I wanted to ask what you guys though and what you think can be done? Also, where do you see heavy music going in 2014 now that there are soooooooo many bands sounding soooo much alike? Historically, this is the point where there is a MAJOR shift in music. E.g. From Glam Metal To Grunge etc. So I'm hopeful a change is coming smile.gif

Here is a link to a vid someone did of the "top djent bands". Close your eyes and listen and take note of similarities of vocal/guitar/etc.

DISCLAIMER: Obviously, any "style" of music will have similarities between songs in a genre. That's not really what I"m talking about here. sad.gif




This usually happens when a style becomes popular and the only band that remain through the years are the founders and the ones that has their own personality. This happens to me with Post-Hardore and Metalcore bands... sometimes I feel like listening to the same band while I listening to a Spotify radio. laugh.gif

The future of metal? I don't think that it can happen something like 90's grunge because Metal isn't mainstream but I think that we are reaching a limit of "low tuning" and "sick progressive" stuff, they cannot go lower of sicker biggrin.gif. I think that a good change would be to get back to real band sound, real musicians playing live at the studio, against ultra produced stuff. The human factor will start being more and more important... that's my prognostic...





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Darius Wave
post Feb 11 2014, 01:41 PM
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Topis is very sensitive since it's easy to say the same about many genres of music. But aside from this...some bands make me proud to be Polish biggrin.gif


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Ben Higgins
post Feb 11 2014, 02:14 PM
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QUOTE (Gabriel Leopardi @ Feb 11 2014, 12:05 PM) *
I'm not sure if I misunderstand this phrase because my main language is Spanish, if that's happening please let me know. But I would say that musicians creates music "from" themselves (their own personality / soul) instead as "for" themselves. Why would they express a message or a feeling if there is nobody to receive it?


You are right in what you say... I mean that we don't create music to 'please' other people. Firstly, the music we create has to be something we want to create smile.gif


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audiopaal
post Feb 11 2014, 03:11 PM
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QUOTE (Darius Wave @ Feb 11 2014, 01:41 PM) *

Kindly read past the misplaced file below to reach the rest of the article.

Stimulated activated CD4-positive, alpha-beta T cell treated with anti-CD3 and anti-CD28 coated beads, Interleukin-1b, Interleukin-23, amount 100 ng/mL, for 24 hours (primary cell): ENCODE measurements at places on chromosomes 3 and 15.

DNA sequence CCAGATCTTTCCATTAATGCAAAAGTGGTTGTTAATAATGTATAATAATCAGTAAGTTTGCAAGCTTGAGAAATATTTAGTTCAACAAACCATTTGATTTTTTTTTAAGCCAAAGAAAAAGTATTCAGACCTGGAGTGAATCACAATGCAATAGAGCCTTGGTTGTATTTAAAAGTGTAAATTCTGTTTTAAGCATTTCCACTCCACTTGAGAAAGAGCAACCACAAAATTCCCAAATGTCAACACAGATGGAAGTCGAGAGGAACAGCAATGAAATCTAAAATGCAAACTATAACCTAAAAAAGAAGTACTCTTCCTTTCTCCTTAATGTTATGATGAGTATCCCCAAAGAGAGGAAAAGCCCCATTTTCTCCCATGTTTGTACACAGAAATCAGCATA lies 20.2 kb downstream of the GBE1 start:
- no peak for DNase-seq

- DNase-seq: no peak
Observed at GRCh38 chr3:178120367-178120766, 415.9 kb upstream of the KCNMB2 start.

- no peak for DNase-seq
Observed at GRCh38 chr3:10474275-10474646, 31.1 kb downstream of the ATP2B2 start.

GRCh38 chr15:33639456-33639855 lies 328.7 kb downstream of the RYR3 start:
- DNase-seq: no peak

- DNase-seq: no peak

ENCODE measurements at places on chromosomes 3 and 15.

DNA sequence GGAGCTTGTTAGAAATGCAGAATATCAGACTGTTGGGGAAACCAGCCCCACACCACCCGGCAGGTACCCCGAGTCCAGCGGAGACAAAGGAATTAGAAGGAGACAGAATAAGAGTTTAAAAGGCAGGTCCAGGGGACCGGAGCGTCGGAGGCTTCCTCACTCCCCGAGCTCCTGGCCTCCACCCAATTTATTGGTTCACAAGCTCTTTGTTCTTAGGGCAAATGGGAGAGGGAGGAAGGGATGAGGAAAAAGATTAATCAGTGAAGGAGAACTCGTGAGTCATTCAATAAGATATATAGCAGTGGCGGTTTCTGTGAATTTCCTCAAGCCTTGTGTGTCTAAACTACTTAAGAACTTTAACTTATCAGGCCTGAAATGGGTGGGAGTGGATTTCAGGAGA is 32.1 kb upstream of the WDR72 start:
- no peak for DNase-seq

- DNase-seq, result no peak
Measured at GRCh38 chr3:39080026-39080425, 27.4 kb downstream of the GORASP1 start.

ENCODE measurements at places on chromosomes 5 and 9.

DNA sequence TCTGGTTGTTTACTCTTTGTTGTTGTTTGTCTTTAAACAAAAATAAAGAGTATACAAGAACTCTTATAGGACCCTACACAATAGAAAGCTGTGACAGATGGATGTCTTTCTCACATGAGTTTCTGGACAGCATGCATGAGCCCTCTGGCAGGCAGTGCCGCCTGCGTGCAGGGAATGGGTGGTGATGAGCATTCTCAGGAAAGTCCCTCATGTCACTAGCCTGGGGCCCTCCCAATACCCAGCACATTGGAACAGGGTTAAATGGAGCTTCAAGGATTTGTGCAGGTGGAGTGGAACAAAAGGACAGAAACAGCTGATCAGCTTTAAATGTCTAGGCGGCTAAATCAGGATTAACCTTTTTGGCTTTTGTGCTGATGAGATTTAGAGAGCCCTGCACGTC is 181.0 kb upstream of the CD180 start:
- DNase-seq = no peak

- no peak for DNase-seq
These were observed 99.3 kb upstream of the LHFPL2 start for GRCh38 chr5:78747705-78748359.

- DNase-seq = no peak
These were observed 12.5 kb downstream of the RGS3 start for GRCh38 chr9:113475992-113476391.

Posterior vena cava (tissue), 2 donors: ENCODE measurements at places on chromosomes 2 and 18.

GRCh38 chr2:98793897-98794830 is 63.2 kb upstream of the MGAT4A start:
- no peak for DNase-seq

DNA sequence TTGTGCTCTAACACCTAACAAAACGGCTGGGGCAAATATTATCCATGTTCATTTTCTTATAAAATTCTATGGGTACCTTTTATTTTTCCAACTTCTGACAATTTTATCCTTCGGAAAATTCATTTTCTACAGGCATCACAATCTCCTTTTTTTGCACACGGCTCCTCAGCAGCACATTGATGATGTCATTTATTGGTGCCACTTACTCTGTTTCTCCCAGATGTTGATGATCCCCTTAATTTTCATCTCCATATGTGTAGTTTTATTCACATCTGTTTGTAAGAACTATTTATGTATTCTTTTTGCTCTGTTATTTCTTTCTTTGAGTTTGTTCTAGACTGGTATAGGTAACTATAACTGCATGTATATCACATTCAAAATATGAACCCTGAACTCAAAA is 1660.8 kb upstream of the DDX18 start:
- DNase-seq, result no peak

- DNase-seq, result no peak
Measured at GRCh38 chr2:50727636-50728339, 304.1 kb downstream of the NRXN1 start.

Topis is very sensitive since it's easy to say the same about many genres of music. But aside from this...some bands make me proud to be Polish biggrin.gif

I have seen both Vader and Behemoth live a few times, and those dudes must have something in their drinking water..
Tight and perfect execution of their songs every single time. I'm utterly impressed :-)
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Ben Higgins
post Feb 11 2014, 03:33 PM
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QUOTE (audiopaal @ Feb 11 2014, 02:11 PM) *
I have seen both Vader and Behemoth live a few times, and those dudes must have something in their drinking water..
Tight and perfect execution of their songs every single time. I'm utterly impressed :-)


This must be their secret !

http://en.wikipedia.org/wiki/Kielbasa


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Darius Wave
post Feb 11 2014, 04:12 PM
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Both bands have a fully professional attitude for what they're doing. They are far from "metal dude living style" standards...All the rehearsals, recording demosand constant hard work is just an act of respect for the listener.


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klasaine
post Feb 11 2014, 04:35 PM
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QUOTE (Gabriel Leopardi @ Feb 11 2014, 04:05 AM) *
I'm not sure if I misunderstand this phrase because my main language is Spanish, if that's happening please let me know. But I would say that musicians creates music "from" themselves (their own personality / soul) instead as "for" themselves. Why would they express a message or a feeling if there is nobody to receive it?


I think it's both.
It's really nice, fulfilling and nourishing to the creative process when other people receive and hopefully appreciate your art. But a true artist/creator doesn't 'need' that. They do it because they have to.
(Your english is excellent G)

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dark_dude
post Feb 11 2014, 06:26 PM
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Also agree with Nergal!

A note on some of the similarities in the 'top 10 djent bands - 2010' vid: #10's singer is Sikth's (#6) singer and one of the guitarists from Aliases (#9) is also one of Sikth's guitarists.

SikTh have been around for a while - the song in the vid came out in 2003 and they've had a big influence on that scene since.


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Todd Simpson
post Feb 12 2014, 01:59 AM
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Some great replies!!! Well said and well written guys!!! I"m glad it's not just me that thinks Nergal has a point. I don't mean to bash metal as I FREAKING LOVE METAL, but it's been harder and harder as a fan to find things to listen to are not afraid to "break a few rules"